The Shellal Mosaic
Exhibitions, Lawrence of Arabia and the Light Horse, The Light Horse
This blog post was written by Emily Robertson, a post-graduate student from the Australian National University who briefly worked at the Memorial as an intern in our Art section.
During the second battle of Gaza, on 17 April 1917, a group of Australian signallers led by Corporal (later Sergeant) Ernest Lovell-Shore discovered a mosaic that had been partially uncovered by Turkish troops, who had built a trench on a mound in the Wadi Ghuzze near the town of Shellal. As part of the process of establishing a helio station on the site, the Australian troops uncovered an extraordinary example of Byzantine art which is now known as the Shellal Mosaic. Created in AD 561 - 562 under the reign of the Eastern Roman Emperor Justinian, the Mosaic is now held in the art collection of the Australian War Memorial (ART40979) and is on permanent display in the Hall of Valour.
The Mosaic lay exposed for at least a fortnight before Reverend Maitland Woods of the Church of England, and senior chaplain to the ANZAC Mounted Division, was brought in to excavate it. Woods was a keen amateur archaeologist, and the dig took place over the course of fourteen days - during which time hostilities continued. According to Woods, a German aeroplane crew took a particular interest in the excavation, and repeatedly flew overhead; fortunately the plane eventually left the excavating soldiers alone. Before the Mosaic was dismantled, colour drawings were made so that it could be reconstrcuted accurately. Then it was packed into wooden crates, and sent to Cairo. Unfortunately, a minor diplomatic row ensued between Australia and Britain about the fate of the Mosaic, and it languished in Cairo until June 1918. It took a concerted effort on the part of the Australian military to secure it for Australia. John Treloar, who later became the first Director of the Australian War Memorial, recalled in a statement he wrote for the historical record:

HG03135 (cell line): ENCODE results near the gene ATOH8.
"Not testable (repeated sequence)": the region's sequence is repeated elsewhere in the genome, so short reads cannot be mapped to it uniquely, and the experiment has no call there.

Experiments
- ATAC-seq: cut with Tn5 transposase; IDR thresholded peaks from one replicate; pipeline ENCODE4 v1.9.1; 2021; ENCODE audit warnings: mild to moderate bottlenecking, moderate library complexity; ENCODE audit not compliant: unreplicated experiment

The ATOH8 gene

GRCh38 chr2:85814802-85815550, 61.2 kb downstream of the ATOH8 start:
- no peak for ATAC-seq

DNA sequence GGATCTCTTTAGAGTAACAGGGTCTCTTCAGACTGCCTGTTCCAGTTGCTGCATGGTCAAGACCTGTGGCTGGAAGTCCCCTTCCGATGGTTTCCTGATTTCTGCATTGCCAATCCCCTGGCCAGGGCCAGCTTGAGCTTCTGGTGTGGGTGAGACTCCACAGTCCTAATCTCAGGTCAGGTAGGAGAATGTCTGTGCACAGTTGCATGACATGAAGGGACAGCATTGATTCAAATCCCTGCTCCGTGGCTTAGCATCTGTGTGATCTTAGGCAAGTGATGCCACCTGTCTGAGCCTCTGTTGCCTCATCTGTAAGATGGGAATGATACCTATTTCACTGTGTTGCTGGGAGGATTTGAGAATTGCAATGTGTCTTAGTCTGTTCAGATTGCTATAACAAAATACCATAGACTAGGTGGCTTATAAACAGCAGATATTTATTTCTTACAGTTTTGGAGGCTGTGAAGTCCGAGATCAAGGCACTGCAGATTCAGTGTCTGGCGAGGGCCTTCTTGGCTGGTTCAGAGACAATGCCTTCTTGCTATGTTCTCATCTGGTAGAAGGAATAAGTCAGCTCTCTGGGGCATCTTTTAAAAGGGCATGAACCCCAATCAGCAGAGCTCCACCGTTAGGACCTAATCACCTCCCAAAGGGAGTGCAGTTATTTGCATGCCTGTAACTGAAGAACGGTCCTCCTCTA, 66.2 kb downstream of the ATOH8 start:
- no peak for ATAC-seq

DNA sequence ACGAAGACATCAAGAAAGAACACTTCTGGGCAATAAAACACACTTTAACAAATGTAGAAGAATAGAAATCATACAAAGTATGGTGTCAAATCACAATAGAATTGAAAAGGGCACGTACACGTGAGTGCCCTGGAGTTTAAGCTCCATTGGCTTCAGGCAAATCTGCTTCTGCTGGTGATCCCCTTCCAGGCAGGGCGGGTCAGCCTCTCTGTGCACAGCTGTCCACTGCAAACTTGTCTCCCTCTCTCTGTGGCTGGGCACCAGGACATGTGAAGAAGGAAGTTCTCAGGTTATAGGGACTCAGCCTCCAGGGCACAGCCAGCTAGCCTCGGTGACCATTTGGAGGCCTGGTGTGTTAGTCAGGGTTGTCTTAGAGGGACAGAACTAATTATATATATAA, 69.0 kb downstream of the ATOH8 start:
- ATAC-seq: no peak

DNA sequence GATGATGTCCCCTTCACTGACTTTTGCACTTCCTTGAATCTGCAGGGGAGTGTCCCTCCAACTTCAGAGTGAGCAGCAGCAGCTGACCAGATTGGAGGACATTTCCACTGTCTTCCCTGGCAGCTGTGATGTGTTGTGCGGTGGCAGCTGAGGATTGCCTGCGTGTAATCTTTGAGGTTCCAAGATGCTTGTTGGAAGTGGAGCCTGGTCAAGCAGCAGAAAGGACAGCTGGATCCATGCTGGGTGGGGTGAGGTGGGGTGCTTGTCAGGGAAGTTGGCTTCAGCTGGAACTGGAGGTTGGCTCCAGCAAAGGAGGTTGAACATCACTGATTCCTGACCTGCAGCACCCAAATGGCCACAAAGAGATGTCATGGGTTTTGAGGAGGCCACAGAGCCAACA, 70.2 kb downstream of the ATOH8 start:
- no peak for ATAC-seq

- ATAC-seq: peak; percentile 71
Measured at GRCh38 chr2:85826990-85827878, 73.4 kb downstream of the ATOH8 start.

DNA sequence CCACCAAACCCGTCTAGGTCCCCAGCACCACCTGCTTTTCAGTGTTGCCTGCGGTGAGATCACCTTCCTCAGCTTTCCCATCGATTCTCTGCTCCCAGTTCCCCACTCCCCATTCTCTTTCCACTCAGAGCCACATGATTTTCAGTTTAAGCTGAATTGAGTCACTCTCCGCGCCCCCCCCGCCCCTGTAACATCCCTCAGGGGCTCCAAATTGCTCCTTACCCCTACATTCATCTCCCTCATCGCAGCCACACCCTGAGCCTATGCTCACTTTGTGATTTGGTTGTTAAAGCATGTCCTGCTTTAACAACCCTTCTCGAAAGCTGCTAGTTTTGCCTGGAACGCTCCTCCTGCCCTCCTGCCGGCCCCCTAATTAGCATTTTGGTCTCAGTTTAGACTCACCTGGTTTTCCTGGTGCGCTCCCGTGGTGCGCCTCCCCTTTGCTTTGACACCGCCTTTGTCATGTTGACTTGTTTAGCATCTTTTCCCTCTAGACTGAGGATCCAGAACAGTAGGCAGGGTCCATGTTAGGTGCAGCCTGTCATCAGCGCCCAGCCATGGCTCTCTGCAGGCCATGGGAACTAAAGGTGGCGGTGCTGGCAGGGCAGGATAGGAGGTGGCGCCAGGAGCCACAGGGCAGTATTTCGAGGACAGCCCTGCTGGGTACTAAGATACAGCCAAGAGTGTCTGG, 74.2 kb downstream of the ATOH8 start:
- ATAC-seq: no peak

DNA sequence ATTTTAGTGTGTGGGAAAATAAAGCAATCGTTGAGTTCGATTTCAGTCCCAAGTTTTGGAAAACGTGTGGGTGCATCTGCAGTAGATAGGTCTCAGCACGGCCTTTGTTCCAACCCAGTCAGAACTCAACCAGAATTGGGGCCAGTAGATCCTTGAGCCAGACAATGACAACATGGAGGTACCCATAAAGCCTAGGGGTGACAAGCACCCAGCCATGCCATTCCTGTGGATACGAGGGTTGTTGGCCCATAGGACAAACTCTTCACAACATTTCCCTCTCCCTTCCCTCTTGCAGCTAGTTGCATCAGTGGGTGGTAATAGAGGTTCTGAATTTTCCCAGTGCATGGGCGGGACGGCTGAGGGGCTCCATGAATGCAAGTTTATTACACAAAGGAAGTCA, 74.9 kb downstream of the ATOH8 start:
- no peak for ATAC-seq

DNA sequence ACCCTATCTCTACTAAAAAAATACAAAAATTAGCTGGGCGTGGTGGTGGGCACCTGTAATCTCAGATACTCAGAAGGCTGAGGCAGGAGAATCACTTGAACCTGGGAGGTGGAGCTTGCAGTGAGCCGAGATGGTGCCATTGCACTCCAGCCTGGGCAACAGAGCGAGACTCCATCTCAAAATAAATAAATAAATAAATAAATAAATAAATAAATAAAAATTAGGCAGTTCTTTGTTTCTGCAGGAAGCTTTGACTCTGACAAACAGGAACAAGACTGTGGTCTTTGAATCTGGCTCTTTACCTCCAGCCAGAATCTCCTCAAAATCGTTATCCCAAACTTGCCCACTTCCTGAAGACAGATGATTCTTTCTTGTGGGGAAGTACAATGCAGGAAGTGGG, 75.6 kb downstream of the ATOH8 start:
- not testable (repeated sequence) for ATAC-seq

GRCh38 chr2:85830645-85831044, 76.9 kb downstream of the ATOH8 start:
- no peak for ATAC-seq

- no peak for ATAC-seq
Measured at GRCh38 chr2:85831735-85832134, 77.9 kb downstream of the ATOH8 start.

We felt that if the mosaic came to England it would be handed over to some British institution - probably the British Museum - and we might find it difficult to secure the release of this relic (1).
By the end of 1917, when much of the diplomatic wrangling about the Mosaic was taking place, the idea of an Australian War Memorial had already been formed. Renowned Australian historian C.E.W. Bean had conceived of it after the horrific battles on the Western Front in 1916 (2), and by May 1917, John Treloar had already become ensconced in the nascent Memorial - the newly formed Australian War Records Office (3). Australian soldiers had also already developed a sense that their involvement in the First World War would help forge a new national identity, separate from Britain, and were avidly collecting relics independently (4). The Mosaic was to be one of the prize war trophies of the Memorial, and many different members of the Australian military wrote to the War Office arguing the case for Australia to keep it.
The Mosaic captured the imagination of many people, for a number of reasons. Firstly, it was a beautiful antiquity, and certainly not something that people growing up in Australia at the beginning of the 20th century would have seen. The Mosaic represents a crucial period when Hellenic pagan culture began to meld with Christian symbolism (5). Exotic beasts, such as the flamingos and lions which inhabit the Mosaic, would have entranced the soldiers. Another reason it fascinated people was because it was discovered in the Holy Land, and Reverend Maitland Woods mistakenly identified the human remains found with the Mosaic as being those of St George, the Patron Saint of England. When they were exhibited at the Melbourne Exhibition building in 1919, The Age reported that the bones of St George were on display. The reality is somewhat banal in comparison, with the identity of the skeleton still unknown, although historian and archaeologist A.D. Trendall claimed the remains were of a priest called George (6).
The antiquity continued to involve members of the 5th Light Horse Regiment many years after it had been found. In 1941, Sir Donald Charles Cameron, former commanding officer of the 5th Light Horse Regiment, attempted to restore to the Memorial a small part of the Mosaic that had been passed on to St. John's Cathedral in Brisbane. Unfortunately, his friend Bishop Dixon responded that the fragment of Mosaic could not be returned because it has been "embedded in the construction of the sanctuary pavement of the Cathedral."
1. John Treloar, Director of the AWM, Note for File, 3rd September 1950. AWM 748/003/026 02.
2. M. McKernan, Here is their Spirit: A history of the Australian War Memorial 1917 - 1990, University of Queensland Press in association with the Australian War Memorial, Queensland, 1991, p. 32.
3. Ibid., p.36.
4. Ibid., p.32.
5. Priscilla Henderson, ‘The Shellal Mosaic: A reappraisal', Journal of the Australian War Memorial, no. 12., April 1988, pp. 42 - 43.
6. A.D. Trendall, The Shellal Mosaic, and other Classical Antiquities in the Australian War Memorial, Canberra, Australian War Memorial, Canberra, 1964, pp. 13 - 14.